Stay warm this winter with some hot local events, from an unmissable North American anime premiere, a documentary on one of Japan’s hottest acts, and concerts featuring some of the biggest names in electronic music, taiko, and indie rock.
This month’s highlights include:
Friday, Feb. 27, 8:30 p.m.
When Marnie Was There
DGA Theatre, 110 West 57th Street
This North American premiere kicks off this year’s New York International Children’s Film Festival! The newest feature from Japan’s famed Studio Ghibli is a sweeping story of friendship, mystery, and discovery that delivers stirring emotions and breathtaking animation as only Ghibli can. When shy, artistic Anna moves to the seaside to live with her aunt and uncle, she stumbles upon an old mansion surrounded by marshes, and the mysterious young girl, Marnie, who lives there. The two girls instantly form a unique connection and friendship that blurs the lines between fantasy and reality. As the days go by, a nearly magnetic pull draws Anna back to the Marsh House again and again, and she begins to piece together the truth surrounding her strange new friend. Based on the novel by Joan G. Robinson, and directed by Hiromasa Yonebayashi (The Secret World of Arriety), When Marnie Was There has been described as “Ghibli Gothic,” with its moonlit seascapes, glowing orchestral score, and powerful dramatic portrayals that build to a stormy climax. In Japanese with English subtitles.
Sunday, March 1, 3:00 p.m.
Over the L’arc~en~Ciel: Documentary Films “World Tour 2012~”
Anthology Film Archives, 32 Second Avenue
This new documentary follows a legendary rock band who never fear to take challenges on the international stage, when they have already reigned over the domestic music scene. L’Arc-en-Ciel, after celebrating their 20th anniversary, embarked on a massive world tour that no other Japanese rock band had ever done before. From March 3rd to May 31st, 2012, L’Arc-en-Ciel’s 14-city world tour hit Hong Kong, Bangkok, Shanghai, Taipei, New York, London, Paris, Singapore, Jakarta, Seoul, Yokohama, Osaka, Tokyo, and Honolulu with a total attendance of 450,000 people. The band became the first solo Japanese act ever to perform at Madison Square Garden. In Japanese with English subtitles.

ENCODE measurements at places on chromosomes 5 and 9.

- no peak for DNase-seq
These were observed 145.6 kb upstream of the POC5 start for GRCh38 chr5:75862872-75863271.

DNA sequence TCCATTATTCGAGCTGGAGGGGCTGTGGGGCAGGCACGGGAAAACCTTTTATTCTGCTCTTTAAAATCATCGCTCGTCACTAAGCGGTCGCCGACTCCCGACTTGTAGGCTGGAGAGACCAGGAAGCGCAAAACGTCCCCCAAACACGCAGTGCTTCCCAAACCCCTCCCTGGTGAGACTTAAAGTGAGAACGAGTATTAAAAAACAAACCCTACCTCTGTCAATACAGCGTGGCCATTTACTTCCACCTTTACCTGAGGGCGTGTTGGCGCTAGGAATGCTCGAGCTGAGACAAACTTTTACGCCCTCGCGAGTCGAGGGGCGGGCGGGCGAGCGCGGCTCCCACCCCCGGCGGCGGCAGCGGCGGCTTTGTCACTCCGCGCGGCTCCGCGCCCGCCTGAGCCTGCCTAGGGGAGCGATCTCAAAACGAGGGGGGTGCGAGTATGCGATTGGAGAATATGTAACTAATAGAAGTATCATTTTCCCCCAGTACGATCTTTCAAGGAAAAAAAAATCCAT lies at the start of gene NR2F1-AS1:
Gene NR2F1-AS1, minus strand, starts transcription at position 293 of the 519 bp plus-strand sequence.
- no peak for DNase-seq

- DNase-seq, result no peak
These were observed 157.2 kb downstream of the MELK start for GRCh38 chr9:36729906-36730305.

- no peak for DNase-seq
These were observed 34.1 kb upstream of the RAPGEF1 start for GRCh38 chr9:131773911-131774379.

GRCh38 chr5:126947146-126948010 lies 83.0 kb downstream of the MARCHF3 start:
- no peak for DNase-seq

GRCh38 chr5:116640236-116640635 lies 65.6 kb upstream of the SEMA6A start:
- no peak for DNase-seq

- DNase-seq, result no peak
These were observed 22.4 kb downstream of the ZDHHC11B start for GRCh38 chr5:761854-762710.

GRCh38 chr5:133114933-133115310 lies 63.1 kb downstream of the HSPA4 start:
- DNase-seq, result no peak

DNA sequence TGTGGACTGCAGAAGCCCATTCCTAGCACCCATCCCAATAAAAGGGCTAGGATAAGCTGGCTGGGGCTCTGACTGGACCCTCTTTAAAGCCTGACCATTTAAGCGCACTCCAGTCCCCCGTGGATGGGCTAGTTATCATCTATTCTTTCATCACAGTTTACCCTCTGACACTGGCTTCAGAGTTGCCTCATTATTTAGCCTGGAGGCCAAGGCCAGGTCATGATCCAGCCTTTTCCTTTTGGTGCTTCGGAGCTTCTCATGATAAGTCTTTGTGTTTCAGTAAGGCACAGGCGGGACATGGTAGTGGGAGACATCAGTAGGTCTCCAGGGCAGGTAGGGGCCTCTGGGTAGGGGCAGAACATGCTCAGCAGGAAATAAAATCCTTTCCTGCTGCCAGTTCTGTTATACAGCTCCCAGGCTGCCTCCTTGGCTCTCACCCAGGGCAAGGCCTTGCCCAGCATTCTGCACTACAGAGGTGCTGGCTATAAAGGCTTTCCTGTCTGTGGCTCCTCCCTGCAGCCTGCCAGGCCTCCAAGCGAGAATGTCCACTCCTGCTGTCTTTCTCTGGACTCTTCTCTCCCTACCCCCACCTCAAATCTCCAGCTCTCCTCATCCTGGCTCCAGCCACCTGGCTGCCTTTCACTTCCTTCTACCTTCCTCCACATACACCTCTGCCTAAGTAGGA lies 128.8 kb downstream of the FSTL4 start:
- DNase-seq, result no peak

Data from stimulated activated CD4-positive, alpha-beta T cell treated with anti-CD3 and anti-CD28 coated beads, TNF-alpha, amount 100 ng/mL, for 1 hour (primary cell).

Monday, March 9, 7:30 p.m.
Play Reading Series: Dancing with the Bird
Japan Society, 333 East 47th Street
$12, $9 Japan Society members
With her hair stuck in a fan nearly eight feet in the air, a young woman finds herself in a most peculiar predicament when a man appears to have come to her rescue. This Hitchcock-esque cliffhanger is written by Kishida Kunio Award-winning playwright/director Seiji Nozoe, whose plays weave unusual but convincing realities as backdrops to his amusing explorations of the inner self. New York-based director, actor and filmmaker James Yaegashi translates the play and leads a cast of American actors in this minimalist three-person play that unleashes a world of emotion. Playwright Nozoe joins in a post-performance conversation with the audience.
Monday, March 9, 7:30 p.m. and 9:30 p.m.
Chihiro Yamanaka Trio
Dizzy’s Club Coca-Cola, 10 Columbus Circle
$25, $15 students
Renowned Japanese pianist Chihiro Yamanaka is one of her native country’s most popular. Luckily for us, she recently moved to New York City. She’s especially well-known for leading trios, and with Jazz at Lincoln Center favorite Yasushi Nakamura on bass and rising star Kush Abadey on drums, this group stands up to those high expectations. On top of virtuosic, light-speed chops, Yamanaka has an irresistible bounce to her playing and writing.
Friday, March 13, 9:00 p.m.
Manhattan Center Hammerstein Ballroom, 311 West 34th Street